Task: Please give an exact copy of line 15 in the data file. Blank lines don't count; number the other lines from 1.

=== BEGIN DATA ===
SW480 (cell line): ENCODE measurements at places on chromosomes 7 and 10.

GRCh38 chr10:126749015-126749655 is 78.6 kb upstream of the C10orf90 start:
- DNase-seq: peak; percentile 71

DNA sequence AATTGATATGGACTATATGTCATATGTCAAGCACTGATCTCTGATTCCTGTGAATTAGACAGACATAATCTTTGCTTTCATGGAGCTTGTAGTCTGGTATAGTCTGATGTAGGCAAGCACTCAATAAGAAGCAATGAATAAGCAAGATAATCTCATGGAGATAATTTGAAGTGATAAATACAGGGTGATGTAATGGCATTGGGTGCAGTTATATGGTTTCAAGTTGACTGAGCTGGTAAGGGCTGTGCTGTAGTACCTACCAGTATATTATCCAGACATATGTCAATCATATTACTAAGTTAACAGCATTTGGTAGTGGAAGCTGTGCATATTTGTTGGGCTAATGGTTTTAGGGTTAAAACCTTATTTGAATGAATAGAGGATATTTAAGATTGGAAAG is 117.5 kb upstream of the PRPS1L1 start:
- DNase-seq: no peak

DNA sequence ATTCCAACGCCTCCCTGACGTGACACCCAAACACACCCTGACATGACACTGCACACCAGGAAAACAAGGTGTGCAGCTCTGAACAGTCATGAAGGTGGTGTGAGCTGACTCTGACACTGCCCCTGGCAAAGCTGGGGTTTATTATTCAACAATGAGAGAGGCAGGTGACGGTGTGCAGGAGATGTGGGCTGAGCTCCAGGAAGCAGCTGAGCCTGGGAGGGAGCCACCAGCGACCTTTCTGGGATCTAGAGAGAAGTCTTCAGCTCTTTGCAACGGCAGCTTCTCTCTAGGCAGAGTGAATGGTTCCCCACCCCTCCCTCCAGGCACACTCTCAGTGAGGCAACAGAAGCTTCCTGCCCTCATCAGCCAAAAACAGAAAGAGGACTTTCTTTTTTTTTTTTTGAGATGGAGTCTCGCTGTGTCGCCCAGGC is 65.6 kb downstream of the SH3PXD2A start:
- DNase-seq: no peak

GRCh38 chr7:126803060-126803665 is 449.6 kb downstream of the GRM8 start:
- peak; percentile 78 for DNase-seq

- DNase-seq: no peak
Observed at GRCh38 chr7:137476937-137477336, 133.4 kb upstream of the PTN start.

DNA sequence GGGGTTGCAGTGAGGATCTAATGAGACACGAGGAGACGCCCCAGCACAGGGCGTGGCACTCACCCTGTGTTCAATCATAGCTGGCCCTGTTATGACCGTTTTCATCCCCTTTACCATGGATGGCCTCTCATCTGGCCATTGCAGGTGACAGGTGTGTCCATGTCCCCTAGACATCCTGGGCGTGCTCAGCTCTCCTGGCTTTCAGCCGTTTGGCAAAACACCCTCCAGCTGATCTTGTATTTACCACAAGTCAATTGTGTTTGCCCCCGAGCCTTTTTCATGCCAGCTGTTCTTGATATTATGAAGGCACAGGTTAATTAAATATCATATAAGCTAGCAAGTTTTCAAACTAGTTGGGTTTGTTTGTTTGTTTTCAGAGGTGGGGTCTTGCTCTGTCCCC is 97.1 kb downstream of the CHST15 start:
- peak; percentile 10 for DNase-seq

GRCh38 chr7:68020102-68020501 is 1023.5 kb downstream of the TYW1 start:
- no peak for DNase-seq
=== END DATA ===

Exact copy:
- no peak for DNase-seq